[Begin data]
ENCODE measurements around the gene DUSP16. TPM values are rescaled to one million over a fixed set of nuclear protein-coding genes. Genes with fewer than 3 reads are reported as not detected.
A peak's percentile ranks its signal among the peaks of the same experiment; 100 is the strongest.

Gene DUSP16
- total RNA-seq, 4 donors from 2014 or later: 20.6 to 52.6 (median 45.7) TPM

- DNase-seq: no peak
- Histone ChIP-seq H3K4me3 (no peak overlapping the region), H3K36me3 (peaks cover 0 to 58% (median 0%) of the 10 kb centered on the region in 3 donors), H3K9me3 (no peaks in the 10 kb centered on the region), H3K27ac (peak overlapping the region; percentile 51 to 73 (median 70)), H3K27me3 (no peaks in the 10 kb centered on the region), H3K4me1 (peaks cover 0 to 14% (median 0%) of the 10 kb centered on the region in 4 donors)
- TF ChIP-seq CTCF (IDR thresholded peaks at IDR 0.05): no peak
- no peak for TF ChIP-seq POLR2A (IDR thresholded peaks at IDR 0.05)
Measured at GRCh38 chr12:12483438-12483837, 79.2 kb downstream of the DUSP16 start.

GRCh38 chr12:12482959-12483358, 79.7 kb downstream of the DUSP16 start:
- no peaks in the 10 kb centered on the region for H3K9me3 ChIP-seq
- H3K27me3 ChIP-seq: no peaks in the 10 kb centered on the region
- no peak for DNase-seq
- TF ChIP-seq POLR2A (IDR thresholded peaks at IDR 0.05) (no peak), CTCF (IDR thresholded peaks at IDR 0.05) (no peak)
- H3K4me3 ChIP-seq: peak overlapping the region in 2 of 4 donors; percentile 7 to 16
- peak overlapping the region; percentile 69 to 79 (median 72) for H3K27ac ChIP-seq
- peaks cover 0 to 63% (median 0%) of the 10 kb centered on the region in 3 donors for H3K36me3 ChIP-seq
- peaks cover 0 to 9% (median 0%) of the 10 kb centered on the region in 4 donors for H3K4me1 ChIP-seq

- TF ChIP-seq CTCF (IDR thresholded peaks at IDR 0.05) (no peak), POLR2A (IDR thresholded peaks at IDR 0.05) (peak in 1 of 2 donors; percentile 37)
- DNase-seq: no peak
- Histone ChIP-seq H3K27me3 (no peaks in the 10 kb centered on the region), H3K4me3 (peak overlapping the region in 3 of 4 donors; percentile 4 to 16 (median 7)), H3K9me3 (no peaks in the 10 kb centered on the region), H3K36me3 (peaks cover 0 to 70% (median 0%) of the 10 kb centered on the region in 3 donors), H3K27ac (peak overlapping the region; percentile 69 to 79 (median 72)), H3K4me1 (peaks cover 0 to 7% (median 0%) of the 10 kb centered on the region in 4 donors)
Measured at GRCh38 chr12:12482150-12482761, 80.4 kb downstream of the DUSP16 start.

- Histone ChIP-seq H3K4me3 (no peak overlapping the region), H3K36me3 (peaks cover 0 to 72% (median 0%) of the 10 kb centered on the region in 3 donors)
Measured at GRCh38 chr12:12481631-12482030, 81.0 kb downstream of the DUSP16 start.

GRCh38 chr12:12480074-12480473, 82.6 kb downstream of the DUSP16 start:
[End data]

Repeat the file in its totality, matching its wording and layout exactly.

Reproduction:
ENCODE measurements around the gene DUSP16. TPM values are rescaled to one million over a fixed set of nuclear protein-coding genes. Genes with fewer than 3 reads are reported as not detected.
A peak's percentile ranks its signal among the peaks of the same experiment; 100 is the strongest.

Gene DUSP16
- total RNA-seq, 4 donors from 2014 or later: 20.6 to 52.6 (median 45.7) TPM

- DNase-seq: no peak
- Histone ChIP-seq H3K4me3 (no peak overlapping the region), H3K36me3 (peaks cover 0 to 58% (median 0%) of the 10 kb centered on the region in 3 donors), H3K9me3 (no peaks in the 10 kb centered on the region), H3K27ac (peak overlapping the region; percentile 51 to 73 (median 70)), H3K27me3 (no peaks in the 10 kb centered on the region), H3K4me1 (peaks cover 0 to 14% (median 0%) of the 10 kb centered on the region in 4 donors)
- TF ChIP-seq CTCF (IDR thresholded peaks at IDR 0.05): no peak
- no peak for TF ChIP-seq POLR2A (IDR thresholded peaks at IDR 0.05)
Measured at GRCh38 chr12:12483438-12483837, 79.2 kb downstream of the DUSP16 start.

GRCh38 chr12:12482959-12483358, 79.7 kb downstream of the DUSP16 start:
- no peaks in the 10 kb centered on the region for H3K9me3 ChIP-seq
- H3K27me3 ChIP-seq: no peaks in the 10 kb centered on the region
- no peak for DNase-seq
- TF ChIP-seq POLR2A (IDR thresholded peaks at IDR 0.05) (no peak), CTCF (IDR thresholded peaks at IDR 0.05) (no peak)
- H3K4me3 ChIP-seq: peak overlapping the region in 2 of 4 donors; percentile 7 to 16
- peak overlapping the region; percentile 69 to 79 (median 72) for H3K27ac ChIP-seq
- peaks cover 0 to 63% (median 0%) of the 10 kb centered on the region in 3 donors for H3K36me3 ChIP-seq
- peaks cover 0 to 9% (median 0%) of the 10 kb centered on the region in 4 donors for H3K4me1 ChIP-seq

- TF ChIP-seq CTCF (IDR thresholded peaks at IDR 0.05) (no peak), POLR2A (IDR thresholded peaks at IDR 0.05) (peak in 1 of 2 donors; percentile 37)
- DNase-seq: no peak
- Histone ChIP-seq H3K27me3 (no peaks in the 10 kb centered on the region), H3K4me3 (peak overlapping the region in 3 of 4 donors; percentile 4 to 16 (median 7)), H3K9me3 (no peaks in the 10 kb centered on the region), H3K36me3 (peaks cover 0 to 70% (median 0%) of the 10 kb centered on the region in 3 donors), H3K27ac (peak overlapping the region; percentile 69 to 79 (median 72)), H3K4me1 (peaks cover 0 to 7% (median 0%) of the 10 kb centered on the region in 4 donors)
Measured at GRCh38 chr12:12482150-12482761, 80.4 kb downstream of the DUSP16 start.

- Histone ChIP-seq H3K4me3 (no peak overlapping the region), H3K36me3 (peaks cover 0 to 72% (median 0%) of the 10 kb centered on the region in 3 donors)
Measured at GRCh38 chr12:12481631-12482030, 81.0 kb downstream of the DUSP16 start.

GRCh38 chr12:12480074-12480473, 82.6 kb downstream of the DUSP16 start: